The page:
• Painful neuropathies can be treated with medications such as gabapentin, pregabalin, and duloxetine.  In rare cases, opioids may be helpful to reduce the pain associated with neuropathy.
  • Nerve blocks may help to decrease the severe nature of the pain related to neuropathy.  This may include blockade of the nerves in the feet or blockade of the sympathetic nerves.
  • Alternative therapies such as TENS units and acupuncture may be helpful.
  • Topical pain medications applied to the skin may be helpful (see below).
  • More advanced pain management treatments include spinal cord stimulation, which was recently approved by the FDA for the treatment of painful diabetic neuropathy (see below).


New Treatments for Painful Diabetic Neuropathy

Breakthrough, cutting edge treatments for PDN were recently approved by the FDA.  At DVPSI, we are at the forefront of these therapies, and our very own Todd Bromberg, M.D. was recently on the advisory panel that helped to gain FDA approval for spinal cord stimulation.   The two breakthrough therapies include Spinal Cord Stimulation and Qutenza topical patces.

  • Spinal Cord Stimulation (SCS)
    • Spinal cord stimulation is a minimally invasive treatment whereby electrical signals are applied to the spinal cord through surgically implanted wires.
    • When electrical signals from PDN reach the pain centers in the brain, patients with PDN experience pain.  SCS works by interrupting pain signals that travel along the spinal cord.  By preventing the signals from reaching the brain, patients cannot feel the pain.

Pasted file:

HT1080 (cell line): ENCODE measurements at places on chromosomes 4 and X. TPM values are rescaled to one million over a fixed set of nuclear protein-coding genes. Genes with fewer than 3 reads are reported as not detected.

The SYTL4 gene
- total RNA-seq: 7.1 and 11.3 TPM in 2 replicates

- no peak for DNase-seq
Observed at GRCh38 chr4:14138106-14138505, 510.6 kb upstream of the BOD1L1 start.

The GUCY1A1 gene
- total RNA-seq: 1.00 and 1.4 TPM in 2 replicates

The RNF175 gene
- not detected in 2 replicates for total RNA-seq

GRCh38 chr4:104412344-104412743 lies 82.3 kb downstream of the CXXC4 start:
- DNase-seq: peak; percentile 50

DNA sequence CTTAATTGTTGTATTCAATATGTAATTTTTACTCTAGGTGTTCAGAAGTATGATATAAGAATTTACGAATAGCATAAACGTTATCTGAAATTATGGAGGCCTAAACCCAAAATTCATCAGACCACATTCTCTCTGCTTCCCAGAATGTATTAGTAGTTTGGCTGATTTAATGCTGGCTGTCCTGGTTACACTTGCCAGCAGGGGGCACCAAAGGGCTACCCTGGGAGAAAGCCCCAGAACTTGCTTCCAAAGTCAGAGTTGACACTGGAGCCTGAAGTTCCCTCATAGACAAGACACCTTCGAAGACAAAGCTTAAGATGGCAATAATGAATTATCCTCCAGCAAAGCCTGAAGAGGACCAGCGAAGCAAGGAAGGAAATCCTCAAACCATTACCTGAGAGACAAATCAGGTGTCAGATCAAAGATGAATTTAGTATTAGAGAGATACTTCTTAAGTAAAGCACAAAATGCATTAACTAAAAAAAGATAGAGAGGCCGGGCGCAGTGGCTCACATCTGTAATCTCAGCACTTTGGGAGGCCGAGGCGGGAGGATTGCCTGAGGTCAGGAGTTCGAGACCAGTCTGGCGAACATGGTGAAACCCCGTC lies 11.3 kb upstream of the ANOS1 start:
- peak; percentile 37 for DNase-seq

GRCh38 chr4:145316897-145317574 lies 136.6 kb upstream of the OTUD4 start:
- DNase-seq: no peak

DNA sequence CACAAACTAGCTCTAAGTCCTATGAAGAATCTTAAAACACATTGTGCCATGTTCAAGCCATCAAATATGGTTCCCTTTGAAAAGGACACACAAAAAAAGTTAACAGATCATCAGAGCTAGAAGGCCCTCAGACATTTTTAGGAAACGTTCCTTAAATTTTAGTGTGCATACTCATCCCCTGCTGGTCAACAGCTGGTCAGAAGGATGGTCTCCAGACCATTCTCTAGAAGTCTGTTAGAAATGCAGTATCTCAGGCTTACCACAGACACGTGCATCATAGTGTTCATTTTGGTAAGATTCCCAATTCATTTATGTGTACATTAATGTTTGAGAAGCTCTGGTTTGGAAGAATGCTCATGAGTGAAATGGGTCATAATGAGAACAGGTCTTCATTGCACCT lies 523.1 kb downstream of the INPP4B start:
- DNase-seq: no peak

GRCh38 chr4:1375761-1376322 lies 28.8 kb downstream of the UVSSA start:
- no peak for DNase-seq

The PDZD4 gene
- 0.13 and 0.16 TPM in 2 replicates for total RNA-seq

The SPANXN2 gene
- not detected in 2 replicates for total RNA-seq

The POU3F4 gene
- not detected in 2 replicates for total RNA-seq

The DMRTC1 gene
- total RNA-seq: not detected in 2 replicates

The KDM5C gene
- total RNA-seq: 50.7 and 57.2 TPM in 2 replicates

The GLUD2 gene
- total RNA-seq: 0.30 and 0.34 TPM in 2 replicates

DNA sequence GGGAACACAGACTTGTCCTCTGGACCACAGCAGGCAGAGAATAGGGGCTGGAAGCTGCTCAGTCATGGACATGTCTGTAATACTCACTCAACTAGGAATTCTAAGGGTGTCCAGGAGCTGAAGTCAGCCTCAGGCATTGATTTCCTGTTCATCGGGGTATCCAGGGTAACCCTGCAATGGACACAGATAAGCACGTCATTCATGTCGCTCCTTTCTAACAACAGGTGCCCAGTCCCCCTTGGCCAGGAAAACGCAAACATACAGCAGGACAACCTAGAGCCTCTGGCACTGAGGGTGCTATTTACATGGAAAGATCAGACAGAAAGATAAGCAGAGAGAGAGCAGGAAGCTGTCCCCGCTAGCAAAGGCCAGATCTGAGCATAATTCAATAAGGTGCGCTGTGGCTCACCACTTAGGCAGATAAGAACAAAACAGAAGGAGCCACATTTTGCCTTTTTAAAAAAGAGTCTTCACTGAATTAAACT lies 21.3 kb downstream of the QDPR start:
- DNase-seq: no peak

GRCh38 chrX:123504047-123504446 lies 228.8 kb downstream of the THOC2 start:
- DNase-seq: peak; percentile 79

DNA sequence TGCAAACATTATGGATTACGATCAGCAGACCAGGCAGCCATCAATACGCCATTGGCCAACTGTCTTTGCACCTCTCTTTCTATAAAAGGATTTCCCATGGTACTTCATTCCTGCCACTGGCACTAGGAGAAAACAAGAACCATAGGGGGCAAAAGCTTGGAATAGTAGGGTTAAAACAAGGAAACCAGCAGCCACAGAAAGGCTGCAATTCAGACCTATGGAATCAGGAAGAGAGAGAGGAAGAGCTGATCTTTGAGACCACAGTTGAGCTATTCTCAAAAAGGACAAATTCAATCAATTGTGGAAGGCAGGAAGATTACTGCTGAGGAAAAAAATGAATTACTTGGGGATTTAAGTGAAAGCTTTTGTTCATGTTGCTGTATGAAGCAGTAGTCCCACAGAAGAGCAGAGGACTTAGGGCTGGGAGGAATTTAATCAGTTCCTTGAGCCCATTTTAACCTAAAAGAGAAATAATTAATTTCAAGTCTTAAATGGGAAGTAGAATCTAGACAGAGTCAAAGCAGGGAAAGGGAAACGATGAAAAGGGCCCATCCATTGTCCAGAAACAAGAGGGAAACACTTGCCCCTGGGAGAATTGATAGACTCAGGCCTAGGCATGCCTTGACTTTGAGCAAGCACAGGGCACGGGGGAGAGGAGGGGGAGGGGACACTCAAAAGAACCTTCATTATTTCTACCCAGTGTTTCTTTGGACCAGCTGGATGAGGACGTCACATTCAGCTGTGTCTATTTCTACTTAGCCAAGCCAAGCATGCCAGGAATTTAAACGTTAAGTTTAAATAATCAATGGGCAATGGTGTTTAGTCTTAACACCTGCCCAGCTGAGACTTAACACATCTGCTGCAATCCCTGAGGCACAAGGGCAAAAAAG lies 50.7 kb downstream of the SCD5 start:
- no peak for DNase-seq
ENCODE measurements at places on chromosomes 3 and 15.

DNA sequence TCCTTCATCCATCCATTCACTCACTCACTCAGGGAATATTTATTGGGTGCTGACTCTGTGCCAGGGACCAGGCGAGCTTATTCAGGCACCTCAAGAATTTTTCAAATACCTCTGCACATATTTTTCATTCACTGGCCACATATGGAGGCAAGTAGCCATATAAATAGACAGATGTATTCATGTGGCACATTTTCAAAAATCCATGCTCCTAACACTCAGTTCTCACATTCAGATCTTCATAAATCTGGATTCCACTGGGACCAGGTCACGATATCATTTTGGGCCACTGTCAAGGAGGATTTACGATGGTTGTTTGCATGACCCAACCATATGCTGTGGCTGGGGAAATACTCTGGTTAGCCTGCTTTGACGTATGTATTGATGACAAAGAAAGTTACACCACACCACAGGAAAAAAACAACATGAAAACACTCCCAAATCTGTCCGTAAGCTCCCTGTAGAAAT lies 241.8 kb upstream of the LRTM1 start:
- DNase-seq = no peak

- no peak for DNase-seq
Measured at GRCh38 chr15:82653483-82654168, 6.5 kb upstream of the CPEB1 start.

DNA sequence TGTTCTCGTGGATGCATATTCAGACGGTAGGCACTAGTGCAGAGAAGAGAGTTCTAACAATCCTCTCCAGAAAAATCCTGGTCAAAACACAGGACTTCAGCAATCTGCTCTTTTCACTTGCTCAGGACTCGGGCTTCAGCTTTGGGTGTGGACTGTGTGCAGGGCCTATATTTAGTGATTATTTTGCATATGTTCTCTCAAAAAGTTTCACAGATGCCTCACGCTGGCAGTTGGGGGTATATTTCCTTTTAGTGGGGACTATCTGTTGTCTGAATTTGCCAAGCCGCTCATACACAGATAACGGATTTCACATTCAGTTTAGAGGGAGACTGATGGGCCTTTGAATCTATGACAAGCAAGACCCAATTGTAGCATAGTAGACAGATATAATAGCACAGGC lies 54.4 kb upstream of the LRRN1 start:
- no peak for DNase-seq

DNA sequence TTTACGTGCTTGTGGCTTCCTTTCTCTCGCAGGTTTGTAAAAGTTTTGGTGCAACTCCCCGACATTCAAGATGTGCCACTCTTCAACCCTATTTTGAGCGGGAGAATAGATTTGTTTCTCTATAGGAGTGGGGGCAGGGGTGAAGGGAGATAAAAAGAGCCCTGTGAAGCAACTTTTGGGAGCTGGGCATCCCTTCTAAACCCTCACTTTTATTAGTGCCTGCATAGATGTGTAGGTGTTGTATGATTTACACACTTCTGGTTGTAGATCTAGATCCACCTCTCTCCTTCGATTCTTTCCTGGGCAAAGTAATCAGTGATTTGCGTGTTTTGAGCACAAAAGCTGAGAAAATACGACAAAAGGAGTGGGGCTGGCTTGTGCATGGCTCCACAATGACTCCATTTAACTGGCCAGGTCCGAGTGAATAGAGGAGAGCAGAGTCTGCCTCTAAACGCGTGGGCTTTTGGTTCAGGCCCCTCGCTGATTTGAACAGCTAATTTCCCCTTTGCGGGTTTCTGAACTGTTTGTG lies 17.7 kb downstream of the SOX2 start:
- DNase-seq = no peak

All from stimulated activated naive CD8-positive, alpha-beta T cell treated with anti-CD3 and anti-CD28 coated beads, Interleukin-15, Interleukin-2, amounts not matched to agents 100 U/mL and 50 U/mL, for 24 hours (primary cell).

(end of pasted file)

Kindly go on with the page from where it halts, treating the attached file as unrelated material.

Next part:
• Prior to 2021, SCS was approved for two indications only: Failed Back Surgery Syndrome and Complex Regional Pain Syndrome.  We are now excited to announce that the FDA has approved a third diagnosis, which is painful diabetic neuropathy.  The approval for PDN was based on a clinical study showing that approximately 80% of patients with SCS reported greater than 50% pain relief.  On the other hand, medical management alone provided 50% relief in only 5% of the patients.
    • SCS is minimally invasive.  In order to determine if you are an appropriate candidate, a “trial” is performed during which temporary wires are placed for five days.  If the trial is successful, you would be a candidate for the more permanent implant.  The trial is performed through an epidural needle, which may be performed in the office or surgery center setting.
  • Qutenza Patch
    • Qutenza is a patch placed on the skin.  It contains capsaicin, which is the active ingredient in chili peppers.  This patch is applied to the feet every three months in the physician’s office.  Prior to the treatment, you receive topical lidocaine, which anesthetizes the nerves in the feet.  Multiple Qutenza patches are applied to the feet, where most patients with PDN experience pain.  Qutenza patches have minimal side effects.  In rare cases, it may cause mild discomfort of the skin.  Unlike most other medications used for PDN, it does not cause dizziness or sedation.  Also, it does not interact with other medications.
    • Qutenza patch works by desensitizing an important protein on the nerve fiber that leads to pain called the TRPV-1 receptor.  Over time, continued use of Qutenza decreases the density of these nerve fibers in the skin.
    • Since the nerve fibers regenerate, this treatment must be repeated every four months.



Dr. Todd A. Bromberg, M.D. When chronic pain and spinal issues impact your quality of life, you need a team of crack spine and pain specialists at your disposal. Delaware Valley Pain & Spine Institute works with some of the most respected experts in the field to bring pain relief and restored quality of life to patients in Pennsylvania and New Jersey!